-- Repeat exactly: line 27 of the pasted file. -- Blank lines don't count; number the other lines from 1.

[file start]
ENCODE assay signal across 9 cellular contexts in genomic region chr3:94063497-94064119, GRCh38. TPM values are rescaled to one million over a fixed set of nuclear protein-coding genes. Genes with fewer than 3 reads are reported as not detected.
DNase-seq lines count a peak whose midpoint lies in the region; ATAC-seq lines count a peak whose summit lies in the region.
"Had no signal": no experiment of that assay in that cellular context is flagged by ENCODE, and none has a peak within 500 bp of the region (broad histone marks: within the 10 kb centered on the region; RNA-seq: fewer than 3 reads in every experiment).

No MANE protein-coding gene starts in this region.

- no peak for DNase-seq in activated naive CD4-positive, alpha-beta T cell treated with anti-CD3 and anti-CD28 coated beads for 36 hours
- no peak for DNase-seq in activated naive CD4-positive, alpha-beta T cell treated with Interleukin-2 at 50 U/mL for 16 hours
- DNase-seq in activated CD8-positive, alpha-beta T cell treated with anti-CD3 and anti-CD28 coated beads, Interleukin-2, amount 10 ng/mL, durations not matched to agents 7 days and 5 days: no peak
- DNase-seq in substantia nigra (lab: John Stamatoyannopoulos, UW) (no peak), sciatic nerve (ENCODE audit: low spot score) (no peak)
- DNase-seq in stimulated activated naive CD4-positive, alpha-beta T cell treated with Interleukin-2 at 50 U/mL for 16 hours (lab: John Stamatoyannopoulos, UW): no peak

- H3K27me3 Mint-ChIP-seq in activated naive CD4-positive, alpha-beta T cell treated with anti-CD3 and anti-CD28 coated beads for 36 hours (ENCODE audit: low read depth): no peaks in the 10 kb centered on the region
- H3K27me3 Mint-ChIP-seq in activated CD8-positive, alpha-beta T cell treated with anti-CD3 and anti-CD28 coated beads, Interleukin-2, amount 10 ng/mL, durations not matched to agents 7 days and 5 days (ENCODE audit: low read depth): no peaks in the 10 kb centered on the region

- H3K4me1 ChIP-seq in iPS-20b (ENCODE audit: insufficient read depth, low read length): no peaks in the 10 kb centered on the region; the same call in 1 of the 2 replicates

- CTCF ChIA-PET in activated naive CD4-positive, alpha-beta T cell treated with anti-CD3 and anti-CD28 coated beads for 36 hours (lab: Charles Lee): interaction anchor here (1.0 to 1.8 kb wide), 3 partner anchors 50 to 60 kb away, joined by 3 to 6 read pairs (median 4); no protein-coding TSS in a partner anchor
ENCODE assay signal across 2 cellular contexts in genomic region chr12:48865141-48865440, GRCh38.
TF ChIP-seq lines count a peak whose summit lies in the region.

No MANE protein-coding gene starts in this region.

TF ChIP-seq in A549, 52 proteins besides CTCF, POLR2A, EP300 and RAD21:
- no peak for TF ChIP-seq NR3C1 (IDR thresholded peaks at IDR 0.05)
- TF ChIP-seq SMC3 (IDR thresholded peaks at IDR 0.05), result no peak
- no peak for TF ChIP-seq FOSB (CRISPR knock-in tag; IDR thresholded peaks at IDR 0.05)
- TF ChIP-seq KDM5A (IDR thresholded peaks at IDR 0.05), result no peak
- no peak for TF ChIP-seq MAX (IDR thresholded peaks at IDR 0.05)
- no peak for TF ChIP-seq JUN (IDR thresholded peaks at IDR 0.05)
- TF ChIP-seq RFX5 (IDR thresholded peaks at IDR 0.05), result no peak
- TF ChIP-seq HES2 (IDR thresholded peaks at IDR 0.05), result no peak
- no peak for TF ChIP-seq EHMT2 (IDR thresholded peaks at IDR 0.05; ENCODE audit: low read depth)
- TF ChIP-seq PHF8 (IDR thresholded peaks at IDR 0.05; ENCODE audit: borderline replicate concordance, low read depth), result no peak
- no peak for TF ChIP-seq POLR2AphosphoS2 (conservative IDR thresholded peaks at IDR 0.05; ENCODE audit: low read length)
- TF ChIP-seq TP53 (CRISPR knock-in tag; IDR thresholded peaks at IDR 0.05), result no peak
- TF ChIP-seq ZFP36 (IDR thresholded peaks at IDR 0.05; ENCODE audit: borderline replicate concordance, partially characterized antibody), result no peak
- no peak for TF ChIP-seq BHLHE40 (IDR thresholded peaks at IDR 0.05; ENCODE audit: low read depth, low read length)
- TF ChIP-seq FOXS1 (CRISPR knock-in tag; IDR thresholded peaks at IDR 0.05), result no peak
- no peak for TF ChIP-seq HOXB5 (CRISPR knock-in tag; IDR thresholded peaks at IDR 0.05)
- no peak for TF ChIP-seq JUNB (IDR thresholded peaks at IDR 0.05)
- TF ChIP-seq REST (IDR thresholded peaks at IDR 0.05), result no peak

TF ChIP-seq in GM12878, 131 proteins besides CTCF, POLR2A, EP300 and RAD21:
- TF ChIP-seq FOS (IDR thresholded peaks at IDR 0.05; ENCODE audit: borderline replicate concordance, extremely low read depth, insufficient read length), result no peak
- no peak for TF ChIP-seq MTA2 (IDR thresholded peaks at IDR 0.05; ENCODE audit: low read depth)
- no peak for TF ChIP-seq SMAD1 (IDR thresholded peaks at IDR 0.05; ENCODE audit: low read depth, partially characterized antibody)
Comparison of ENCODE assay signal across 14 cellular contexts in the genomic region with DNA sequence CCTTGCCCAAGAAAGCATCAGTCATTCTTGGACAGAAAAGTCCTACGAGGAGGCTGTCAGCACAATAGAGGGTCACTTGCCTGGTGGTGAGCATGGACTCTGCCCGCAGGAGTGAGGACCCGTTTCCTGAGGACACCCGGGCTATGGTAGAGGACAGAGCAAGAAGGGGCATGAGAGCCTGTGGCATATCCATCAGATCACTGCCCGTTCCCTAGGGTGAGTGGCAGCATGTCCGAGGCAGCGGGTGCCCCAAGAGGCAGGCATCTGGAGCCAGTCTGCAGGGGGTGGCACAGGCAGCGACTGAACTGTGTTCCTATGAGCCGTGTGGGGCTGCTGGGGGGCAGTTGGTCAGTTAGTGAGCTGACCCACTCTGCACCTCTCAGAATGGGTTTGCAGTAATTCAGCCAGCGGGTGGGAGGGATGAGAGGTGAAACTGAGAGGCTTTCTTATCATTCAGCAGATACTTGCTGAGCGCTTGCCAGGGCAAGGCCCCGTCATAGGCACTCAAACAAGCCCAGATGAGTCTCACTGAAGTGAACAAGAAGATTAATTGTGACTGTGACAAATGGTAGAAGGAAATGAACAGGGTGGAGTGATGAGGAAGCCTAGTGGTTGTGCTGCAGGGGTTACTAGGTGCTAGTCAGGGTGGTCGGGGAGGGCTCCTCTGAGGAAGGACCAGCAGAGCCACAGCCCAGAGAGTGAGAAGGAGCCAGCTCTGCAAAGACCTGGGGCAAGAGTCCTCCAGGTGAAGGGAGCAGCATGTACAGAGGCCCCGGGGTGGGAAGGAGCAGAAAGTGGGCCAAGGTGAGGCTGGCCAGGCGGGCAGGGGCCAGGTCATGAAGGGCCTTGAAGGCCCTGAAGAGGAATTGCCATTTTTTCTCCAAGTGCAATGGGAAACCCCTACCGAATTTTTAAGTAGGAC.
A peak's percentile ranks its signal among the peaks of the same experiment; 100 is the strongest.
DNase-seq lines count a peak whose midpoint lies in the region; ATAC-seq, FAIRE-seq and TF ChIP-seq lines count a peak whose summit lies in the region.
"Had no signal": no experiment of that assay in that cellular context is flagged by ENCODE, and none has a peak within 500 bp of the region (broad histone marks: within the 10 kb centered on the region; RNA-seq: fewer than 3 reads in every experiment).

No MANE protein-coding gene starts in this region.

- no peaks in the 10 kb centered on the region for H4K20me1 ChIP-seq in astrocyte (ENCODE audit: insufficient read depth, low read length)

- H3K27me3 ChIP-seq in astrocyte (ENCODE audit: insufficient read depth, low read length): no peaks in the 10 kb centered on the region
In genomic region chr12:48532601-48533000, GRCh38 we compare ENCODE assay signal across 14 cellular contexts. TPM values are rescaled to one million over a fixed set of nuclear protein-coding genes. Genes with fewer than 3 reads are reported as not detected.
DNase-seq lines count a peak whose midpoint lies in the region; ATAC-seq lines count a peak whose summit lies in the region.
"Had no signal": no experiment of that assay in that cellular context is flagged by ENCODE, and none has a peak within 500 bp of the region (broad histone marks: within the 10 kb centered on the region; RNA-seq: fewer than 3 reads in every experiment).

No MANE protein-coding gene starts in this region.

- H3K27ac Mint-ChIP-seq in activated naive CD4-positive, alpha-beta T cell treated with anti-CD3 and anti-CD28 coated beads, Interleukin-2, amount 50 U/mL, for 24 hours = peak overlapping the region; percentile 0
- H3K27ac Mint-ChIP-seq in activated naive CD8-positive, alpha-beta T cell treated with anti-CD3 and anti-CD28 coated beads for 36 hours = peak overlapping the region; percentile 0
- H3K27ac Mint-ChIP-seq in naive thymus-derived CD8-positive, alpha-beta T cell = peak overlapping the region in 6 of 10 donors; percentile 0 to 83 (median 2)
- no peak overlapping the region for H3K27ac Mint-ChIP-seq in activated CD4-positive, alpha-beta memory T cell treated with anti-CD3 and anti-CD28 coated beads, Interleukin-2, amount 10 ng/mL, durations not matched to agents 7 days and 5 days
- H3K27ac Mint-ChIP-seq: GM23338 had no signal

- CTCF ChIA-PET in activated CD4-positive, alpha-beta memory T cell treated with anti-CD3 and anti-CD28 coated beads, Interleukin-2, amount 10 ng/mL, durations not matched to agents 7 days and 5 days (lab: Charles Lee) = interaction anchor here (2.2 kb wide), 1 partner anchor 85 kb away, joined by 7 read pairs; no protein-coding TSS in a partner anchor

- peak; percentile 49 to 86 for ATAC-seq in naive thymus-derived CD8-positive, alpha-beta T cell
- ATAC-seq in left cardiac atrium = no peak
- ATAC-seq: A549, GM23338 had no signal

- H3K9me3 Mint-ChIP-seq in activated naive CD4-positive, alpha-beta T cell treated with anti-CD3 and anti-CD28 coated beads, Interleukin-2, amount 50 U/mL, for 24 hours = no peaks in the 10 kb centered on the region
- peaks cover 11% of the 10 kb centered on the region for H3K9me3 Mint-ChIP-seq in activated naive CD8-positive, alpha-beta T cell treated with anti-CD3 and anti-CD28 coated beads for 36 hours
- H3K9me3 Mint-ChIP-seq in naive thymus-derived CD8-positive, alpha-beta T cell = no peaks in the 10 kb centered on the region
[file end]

- TF ChIP-seq PHF8 (IDR thresholded peaks at IDR 0.05; ENCODE audit: borderline replicate concordance, low read depth), result no peak